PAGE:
Time Warp Comics Streaming Auctions Save the Day

Time Warp Comics' Wayne Winsett, surrounded by a small section of all his cool stuff.
Time Warp Comics' Wayne Winsett, surrounded by a small section of all his cool stuff. Wayne Winsett
Leave it to comic-book stores to figure out a way to beat the bad guy. In this case, the villain is the depressive effect of COVID-19 on the economy across the board, from restaurants to retail. And the hero? There are a lot of heroes in this pandemic era, but for comics fans — and folks who just don’t want to lose their local comic-book store — Time Warp Comics' Wayne Winsett has figured out a way to save the day.

“What’s changed?” he asks. “Everything.”

During a time when almost all of us were home and actively searching for entertaining escapism, you’d think that comic books would have done well. And in some ways, they did. “People got in the habit of reading at home,” Winsett says, “and are now continuing that, remembering how much fun reading really is.”

But there were challenges early on.

“In the beginning, as things started getting worse, we knew we were going to have to shut down,” Winsett recalls. “We just didn’t know for how long.”

For a time, Winsett and one employee continued to come to the store at 3105 28th Street in Boulder — but then closed during the stay-at-home-order and did what they could to keep the business alive and the bills paid. They tried everything they’d been doing all along: eBay sales, mail order, anything that they’d been doing remotely for years. It helped.

“A lot of people who we reached out to were amazing in responding with orders," he says. "Even from far-away countries like Japan.”

It became clear that, depending on what happened with COVID-19, it might not be enough to keep the closed comic-laden doors metaphorically open. That was when some colleagues of Winsett's from Denver’s I Want More Comics encouraged him to try something new: Stream Sales — online live auctions that are quick and fun and weird little parties of retail therapy.

“It was something they’d been doing for many months," he says. "I thought they were too much work for too little reward. But they persisted and said they would bring all the equipment up to my store and do it with me.”

The first Time Warp Stream Sale took place on April 7, 2020, with both comics and collectibles ranging from the rare and signed to the old and classic. Through livestreams on Facebook, participants could bid on awesome stuff with just a posted comment, and even just watching the two hours-plus show was entertaining.

“I watch the sales just because they’re fun,” says one longtime Time Warp customer. “But back during the isolation of the pandemic, they were especially important, you know? It was a good reminder that there was still a world outside your four walls.”

Winsett echoes that sentiment. “That first one was pretty good," he says. "I think we had about fifty people, which is average for us, but we’ve had as many as 75 people. We’d love to have more.”

As good as the fandom fellowship might be, in the end, this is a hobby about cool stuff, and Winsett concentrates on always providing stuff worth seeing.

“I love to pull all the items myself," he explains. "We have a variety of stuff, mostly comics. I like to put old rare issues that I think will appreciate in value, out-of-print sets, or collections of stories that are out of print or that I think people will enjoy reading. I also put in graphic novels I like, pops, action figures, trading-card sets, and basically stuff people don’t get to see all that often. I set all the prices in advance, doing research online for what items have sold for, and adjust my prices down so everyone gets a deal. It’s kind of like an auction, but we get closer to what something is really worth this way. And then everybody who purchases something gets a raffle ticket and gets entered into a giveaway at the end. I love that part.”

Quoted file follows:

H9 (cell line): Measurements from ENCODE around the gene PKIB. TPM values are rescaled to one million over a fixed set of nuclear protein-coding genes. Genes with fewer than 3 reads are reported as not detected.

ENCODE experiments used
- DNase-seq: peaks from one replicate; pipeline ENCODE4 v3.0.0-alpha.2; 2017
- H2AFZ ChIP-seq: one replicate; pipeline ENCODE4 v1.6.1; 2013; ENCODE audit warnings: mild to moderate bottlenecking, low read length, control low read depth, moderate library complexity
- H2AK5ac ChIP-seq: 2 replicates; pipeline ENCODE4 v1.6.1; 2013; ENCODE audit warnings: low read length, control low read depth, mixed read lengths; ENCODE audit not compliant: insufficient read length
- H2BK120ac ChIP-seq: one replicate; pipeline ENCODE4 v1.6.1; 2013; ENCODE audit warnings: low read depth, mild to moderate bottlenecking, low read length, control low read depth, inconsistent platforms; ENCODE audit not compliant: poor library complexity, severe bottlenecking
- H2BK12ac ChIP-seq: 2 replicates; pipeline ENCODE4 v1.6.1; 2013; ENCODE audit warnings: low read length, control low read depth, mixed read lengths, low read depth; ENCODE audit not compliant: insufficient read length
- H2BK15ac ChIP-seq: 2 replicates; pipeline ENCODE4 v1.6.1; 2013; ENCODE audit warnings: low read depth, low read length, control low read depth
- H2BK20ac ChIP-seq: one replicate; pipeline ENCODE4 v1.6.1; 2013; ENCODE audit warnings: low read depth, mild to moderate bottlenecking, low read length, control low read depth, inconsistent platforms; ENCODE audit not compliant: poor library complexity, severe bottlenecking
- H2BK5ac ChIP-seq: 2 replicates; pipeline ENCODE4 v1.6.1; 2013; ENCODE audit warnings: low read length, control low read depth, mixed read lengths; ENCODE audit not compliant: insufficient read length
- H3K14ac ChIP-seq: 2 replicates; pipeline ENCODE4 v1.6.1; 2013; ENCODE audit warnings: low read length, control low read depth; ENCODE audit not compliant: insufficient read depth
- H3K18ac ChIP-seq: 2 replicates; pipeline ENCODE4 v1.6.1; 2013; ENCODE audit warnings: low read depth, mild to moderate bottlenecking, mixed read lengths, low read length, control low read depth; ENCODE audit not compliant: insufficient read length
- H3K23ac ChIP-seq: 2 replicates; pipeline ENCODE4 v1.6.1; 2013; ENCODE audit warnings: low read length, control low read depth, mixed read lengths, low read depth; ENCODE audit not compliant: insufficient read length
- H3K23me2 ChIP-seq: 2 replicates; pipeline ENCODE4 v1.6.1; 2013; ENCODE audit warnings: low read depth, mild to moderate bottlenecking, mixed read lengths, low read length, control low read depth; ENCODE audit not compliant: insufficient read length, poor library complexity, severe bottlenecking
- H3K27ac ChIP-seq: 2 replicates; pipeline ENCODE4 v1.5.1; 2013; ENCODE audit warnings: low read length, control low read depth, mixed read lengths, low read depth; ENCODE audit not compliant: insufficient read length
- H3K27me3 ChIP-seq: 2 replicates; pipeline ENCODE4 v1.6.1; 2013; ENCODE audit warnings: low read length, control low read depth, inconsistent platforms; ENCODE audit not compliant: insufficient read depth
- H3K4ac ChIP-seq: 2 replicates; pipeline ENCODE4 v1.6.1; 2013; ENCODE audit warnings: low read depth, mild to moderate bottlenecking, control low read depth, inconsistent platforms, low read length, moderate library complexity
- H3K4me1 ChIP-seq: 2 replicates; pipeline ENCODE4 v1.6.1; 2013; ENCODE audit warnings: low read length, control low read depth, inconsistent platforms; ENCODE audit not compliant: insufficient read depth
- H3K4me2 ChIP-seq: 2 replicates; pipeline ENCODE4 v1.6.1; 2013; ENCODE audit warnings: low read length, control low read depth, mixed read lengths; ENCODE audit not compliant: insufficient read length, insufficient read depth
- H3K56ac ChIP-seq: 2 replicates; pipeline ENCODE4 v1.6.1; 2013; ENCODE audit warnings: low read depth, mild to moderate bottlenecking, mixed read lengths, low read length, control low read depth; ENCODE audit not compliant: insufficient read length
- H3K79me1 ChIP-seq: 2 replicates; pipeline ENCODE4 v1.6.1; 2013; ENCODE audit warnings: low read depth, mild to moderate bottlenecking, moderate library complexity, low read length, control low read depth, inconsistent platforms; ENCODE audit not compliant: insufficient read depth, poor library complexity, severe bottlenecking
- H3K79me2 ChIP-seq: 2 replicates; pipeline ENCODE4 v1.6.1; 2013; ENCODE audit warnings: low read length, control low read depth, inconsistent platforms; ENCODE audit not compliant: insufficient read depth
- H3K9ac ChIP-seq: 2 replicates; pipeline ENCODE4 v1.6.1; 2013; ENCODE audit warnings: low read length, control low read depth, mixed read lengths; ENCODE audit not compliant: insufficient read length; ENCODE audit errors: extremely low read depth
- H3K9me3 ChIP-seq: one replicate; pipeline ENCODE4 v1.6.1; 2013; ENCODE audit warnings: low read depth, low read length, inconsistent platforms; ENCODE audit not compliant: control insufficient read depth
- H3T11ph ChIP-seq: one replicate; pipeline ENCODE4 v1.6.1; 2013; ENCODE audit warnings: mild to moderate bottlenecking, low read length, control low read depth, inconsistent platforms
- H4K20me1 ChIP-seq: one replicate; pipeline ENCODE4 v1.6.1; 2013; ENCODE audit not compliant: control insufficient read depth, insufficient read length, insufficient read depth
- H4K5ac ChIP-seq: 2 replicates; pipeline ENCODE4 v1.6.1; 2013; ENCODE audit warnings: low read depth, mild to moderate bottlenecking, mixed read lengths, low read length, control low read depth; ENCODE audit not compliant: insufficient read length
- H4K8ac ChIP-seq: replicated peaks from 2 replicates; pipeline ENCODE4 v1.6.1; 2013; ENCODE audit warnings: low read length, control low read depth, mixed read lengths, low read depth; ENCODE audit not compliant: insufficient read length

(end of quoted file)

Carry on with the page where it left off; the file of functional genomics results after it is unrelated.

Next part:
One of Winsett’s most memorable items was one that was a little less family-friendly than some of the comics he puts up for bid.

“My most favorite item was selling an action figure of a character by the name of Nancy from the movie Sin City, dressed very slutty," he says. Nancy Callahan is an exotic dancer who was played by Jessica Alba in the film versions of the gritty Frank Miller classic comics, and this was definitely not a toy for the younger set. “The buyer? My sister, Nancy," Winsett notes. "I had a lot of laughs, and so did she.”

Customer response to the Stream Sales has been consistently strong as Time Warp has continued to host them every other Tuesday. The next iteration — the 32nd in an ongoing series — is on Tuesday, July 20, from 4 to 6 p.m.

For now, Winsett plans to continue the effort as part of his ongoing business model for Time Warp, which is again open for in-store shopping or pick-up.

“I can’t see stopping in the foreseeable future, because they really help our bottom line. Sales are impressive, and help contribute to paying the rent, and even though they’re a lot of work, I still look forward to them,” Winsett says. “I really like to share how special this hobby is with as many people as possible. Engaging our customers is important. I wish I had the energy to do more.”

Time Warp Comics’ 32nd Stream Sale will be livestreamed on Facebook from 4 to 6 p.m. Tuesday, July 20; find more information on Time Warp’s website.
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Teague Bohlen is a writer, novelist and professor at the University of Colorado Denver. His first novel, The Pull of the Earth, won the Colorado Book Award for Literary Fiction in 2007; his textbook The Snarktastic Guide to College Success came out in 2014. His new collection of flash fiction, Flatland, is available now.
Contact: Teague Bohlen